The Chairman Dances
Symphony No.8 in C minor, Op.65
Steven Osborne (piano)
BBC Symphony Orchestra
Reviewed by: Colin Anderson
Reviewed: 22 March, 2013
Venue: Barbican Hall, London
It may have been that July 2006 marked Alexander Vedernikov’s London debut, leading a troupe from the Bolshoi Theatre (when he was music director) in Boris Godunov and The Fiery Angel, both impressively staged at Covent Garden. Since then in the capital he has conducted the BBC Symphony and London Philharmonic orchestras several times each and always with excellence. Returning here to the nation’s broadcaster, this may well count as Vedernikov’s finest London concert to date. He worked wonders with John Adams’s ‘foxtrot for orchestra’ (derived from his opera Nixon in China), which chugged away brightly if repetitively, mixing Copland’s The Red Pony and Stravinsky’s Symphony in Three Movements, and benefitting from Vedernikov’s operatic flair, the BBCSO’s precise playing and the composer’s at-last change to something different, now smoochy and edgy before winding down like a 78rpm record having run out of mechanism.
Michael Tippett composed his Piano Concerto in response to hearing Walter Gieseking essay Beethoven’s Piano Concerto No.4. Completed in 1955 the first performance featured Louis Kentner who replaced Julius Katchen, the latter seemingly finding the piano-writing unplayable (or maybe it perplexed him). The concerto opens with an enchanted flute melody, the pianist ‘first among equals’ as the music vies between rapture and pastoralism (echoes of the recently completed The Midsummer Marriage), the lyrical-heroic style an admirable corollary to the Beethoven.
Steven Osborne is a seasoned Tippett interpreter (and he has recorded the Concerto and the four Sonatas for Hyperion). Here he gave a reading of astonishing compassion and boldness, technically unblemished, the first movement’s momentum seamlessly gathered to the cadenza in which the celesta magically contributes, as elsewhere, suggestive of the fairy world of A Midsummer Night’s Dream and before Britten realised his operatic version of it (first-performed in 1960). The slow movement seems like a continuum of the first, if viewed from a different angle, music of ravishing intense beauty and seductive refrains, the pianist invited to explore variants of them, which Osborne did with spellbinding sensitivity. The finale, upbeat and uplifting, found Osborne doing an Erroll Garner impression, uninhibited, the rhythms lifting off the page and the conclusion being of irresistible vigour. But Tippett is an ‘equal rights’ composer and this work needs a cooperative, equally sympathetic and confident orchestra, the BBCSO in generous form, unfazed by the many solos and counterpoints (great horns in the slow movement) and ecstatic releases. With Vedernikov seemingly smitten by Tippett’s inimitable and intoxicating invention all the musicians came together to raise the profile of this wonderful piece even higher.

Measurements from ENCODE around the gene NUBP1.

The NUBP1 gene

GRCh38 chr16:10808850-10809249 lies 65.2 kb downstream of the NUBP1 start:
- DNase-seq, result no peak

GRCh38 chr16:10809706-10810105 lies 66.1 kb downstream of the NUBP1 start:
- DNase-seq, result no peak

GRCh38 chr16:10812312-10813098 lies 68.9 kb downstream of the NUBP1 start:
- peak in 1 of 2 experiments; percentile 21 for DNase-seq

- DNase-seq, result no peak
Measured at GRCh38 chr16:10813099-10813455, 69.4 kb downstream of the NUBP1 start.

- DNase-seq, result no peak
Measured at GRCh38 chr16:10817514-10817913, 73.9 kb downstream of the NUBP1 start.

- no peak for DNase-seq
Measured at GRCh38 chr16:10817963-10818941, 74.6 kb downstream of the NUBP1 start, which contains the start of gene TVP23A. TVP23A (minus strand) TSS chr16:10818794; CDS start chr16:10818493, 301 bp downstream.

Shostakovich’s five-movement Eighth Symphony is from 1943. From the off Vedernikov made implicit the music’s description of tragedy, an uncompromising revealing of war crimes and man’s inhumanity to man, the lengthy first movement searched for its dark brooding, chill, brutal progression and percussion-led eruption, complemented by a deeply responsive and consoling cor anglais lament from Alison Teale. After which the first scherzo screamed pain and developed many ironic sleights of hands, while the second one, ostinato-sustained, took on a maniacal and physical thrill, Gareth Bimson strutting a suitably brazen trumpet solo, Vedernikov dancing along as if demobbed. After another series of shattering percussion crescendos, the greatest contrast arrives, a subterranean maze of a Largo, the most-interior thoughts here made mesmerising – still, hypnotic – to which contributions from horn, clarinet and flute were models of musicianship. With the finale there are signs of green shoots, the movement bringing exorcism and a long coda of hopeful if questioning contemplation, brought off here with concern and fading to silence.
In this utterly compelling (63-minute) performance, Vedernikov brought unequivocal shape and direction to a Symphony that can seem overblown and empty; not a bit of that here as he lived the music, sometimes stood back from it, alternating a mix of ‘proper’ conducting with something off the cuff, and in doing so aligning himself to the charismatic and maverick Rozhdestvensky. Certainly Vedernikov has a formed a close rapport with the BBC Symphony Orchestra, magnificently responsive here, with future appearances from this estimable conductor keenly anticipated.